In a week when deep sea bacteria have provided an improbable cure for prostate cancer sufferers, it seems that the medical community is bending over backwards to bring more good news.
For those of us who associate the initials NHS with junior doctors’ strikes, safety scandals and cancelled appointments, it is encouraging to discover that it does occasionally author some original, life changing and world class research. We owe modern cataract surgery and hip replacements to the NHS  and it has just announced that it will fund ten retina implants in 2017 at a total estimated cost of £1.5m.
The bionic eye implant has already been tested on three patients who have suffered from retinitis pigmentosa (RP) for decades. Their blindness had reached a stage at which they could distinguish only between light and dark and the implant has enabled them to detect movement. It is hoped that the results of the trial will include considerably improved quality of life for the UK’s 16,000 RP patients and perhaps even for victims of macular degeneration who are far more numerous.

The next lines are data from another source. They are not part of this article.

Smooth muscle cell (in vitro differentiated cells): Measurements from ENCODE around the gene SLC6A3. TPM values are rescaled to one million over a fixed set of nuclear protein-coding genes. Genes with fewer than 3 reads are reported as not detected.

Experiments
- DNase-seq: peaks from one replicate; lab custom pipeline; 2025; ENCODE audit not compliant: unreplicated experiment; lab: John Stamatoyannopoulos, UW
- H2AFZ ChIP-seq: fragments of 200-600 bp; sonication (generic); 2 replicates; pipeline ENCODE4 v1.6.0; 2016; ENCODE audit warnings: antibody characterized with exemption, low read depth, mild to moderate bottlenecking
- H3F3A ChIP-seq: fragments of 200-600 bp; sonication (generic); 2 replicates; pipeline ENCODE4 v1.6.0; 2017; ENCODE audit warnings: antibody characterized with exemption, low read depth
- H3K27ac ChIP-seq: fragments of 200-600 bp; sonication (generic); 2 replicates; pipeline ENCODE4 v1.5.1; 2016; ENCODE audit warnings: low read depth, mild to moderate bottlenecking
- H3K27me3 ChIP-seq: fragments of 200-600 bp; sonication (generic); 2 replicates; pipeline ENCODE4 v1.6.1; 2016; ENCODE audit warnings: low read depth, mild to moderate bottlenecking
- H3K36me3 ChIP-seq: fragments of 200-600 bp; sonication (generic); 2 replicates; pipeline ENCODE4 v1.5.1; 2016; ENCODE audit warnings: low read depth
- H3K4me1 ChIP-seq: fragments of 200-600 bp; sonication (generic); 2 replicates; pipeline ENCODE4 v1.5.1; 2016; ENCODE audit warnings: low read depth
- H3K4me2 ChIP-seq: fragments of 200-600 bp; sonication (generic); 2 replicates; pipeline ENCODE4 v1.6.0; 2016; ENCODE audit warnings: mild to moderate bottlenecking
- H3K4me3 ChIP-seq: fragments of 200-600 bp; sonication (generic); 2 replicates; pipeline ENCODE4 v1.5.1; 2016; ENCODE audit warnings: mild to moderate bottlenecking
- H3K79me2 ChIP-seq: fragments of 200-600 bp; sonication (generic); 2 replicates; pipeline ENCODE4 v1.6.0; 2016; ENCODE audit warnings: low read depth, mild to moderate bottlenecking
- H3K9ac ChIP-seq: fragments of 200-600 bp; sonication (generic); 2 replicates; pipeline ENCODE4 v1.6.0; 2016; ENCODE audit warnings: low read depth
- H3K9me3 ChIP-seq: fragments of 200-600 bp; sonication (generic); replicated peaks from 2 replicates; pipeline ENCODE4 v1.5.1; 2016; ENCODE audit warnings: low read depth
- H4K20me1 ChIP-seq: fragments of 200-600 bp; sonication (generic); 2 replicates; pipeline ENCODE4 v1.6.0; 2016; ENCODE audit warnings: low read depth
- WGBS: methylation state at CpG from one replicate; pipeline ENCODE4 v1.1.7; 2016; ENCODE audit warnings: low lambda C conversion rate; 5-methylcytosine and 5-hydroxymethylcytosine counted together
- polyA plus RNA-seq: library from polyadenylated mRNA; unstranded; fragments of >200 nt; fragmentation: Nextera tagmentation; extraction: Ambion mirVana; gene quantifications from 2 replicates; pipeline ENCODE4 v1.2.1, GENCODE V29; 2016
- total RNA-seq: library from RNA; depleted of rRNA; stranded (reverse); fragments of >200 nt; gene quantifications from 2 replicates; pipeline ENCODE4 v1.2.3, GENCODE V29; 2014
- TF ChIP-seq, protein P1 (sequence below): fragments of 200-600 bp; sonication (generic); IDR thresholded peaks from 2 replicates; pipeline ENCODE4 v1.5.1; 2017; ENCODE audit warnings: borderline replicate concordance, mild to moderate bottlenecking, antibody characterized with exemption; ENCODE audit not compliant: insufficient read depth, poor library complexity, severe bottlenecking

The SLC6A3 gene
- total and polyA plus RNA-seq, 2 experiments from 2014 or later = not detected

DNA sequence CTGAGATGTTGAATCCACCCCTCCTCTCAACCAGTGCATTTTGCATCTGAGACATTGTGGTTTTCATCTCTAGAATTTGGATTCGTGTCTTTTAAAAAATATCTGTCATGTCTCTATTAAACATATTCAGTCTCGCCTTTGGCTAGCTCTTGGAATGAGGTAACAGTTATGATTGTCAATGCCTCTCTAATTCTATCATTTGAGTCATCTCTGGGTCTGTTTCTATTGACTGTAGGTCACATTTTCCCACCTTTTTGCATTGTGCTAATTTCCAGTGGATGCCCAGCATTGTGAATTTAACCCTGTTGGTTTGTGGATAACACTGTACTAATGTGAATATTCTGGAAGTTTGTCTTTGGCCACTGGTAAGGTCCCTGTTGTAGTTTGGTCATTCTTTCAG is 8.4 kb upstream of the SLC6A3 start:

Meanwhile, on the other side of the Atlantic, another landmark drug has successfully made it through Phase III trials. Patients suffering from primary progressive multiple sclerosis (the sort that only ever gets worse) who were treated with a drug called OCREVUS (generic name: ocrelizumab) were 16% less likely to deteriorate further than counterparts who were given an alternative drug.
Multiple sclerosis experts in the US and the UK are cautiously optimistic that the US Food and Drug Administration and the European Medicines Agency will approve ocrelizumab for widespread use although that is only the first hurdle to be overcome for the UK’s 100,000 multiple sclerosis (MS) sufferers.
Professor Gavin Giovannoni, of Barts and The London School of Medicine and Dentistry suspects that the drug may be too expensive for the NHS to prescribe liberally. Even among the 20,000 patients whose MS is primary progressive, he expects the eligible group to be “narrow”.
There are bureaucratic delays too, unrelated to the clinical trials but involving further paperwork describing the commercial manufacturing process. Roche, the parent of Genentech, which has developed OCREVUS, is optimistic that FDA approval will finally be in place at the end of March 2017.
 NHS innovation
 Primary progressive multiple sclerosis drug
 Ocrevus delayed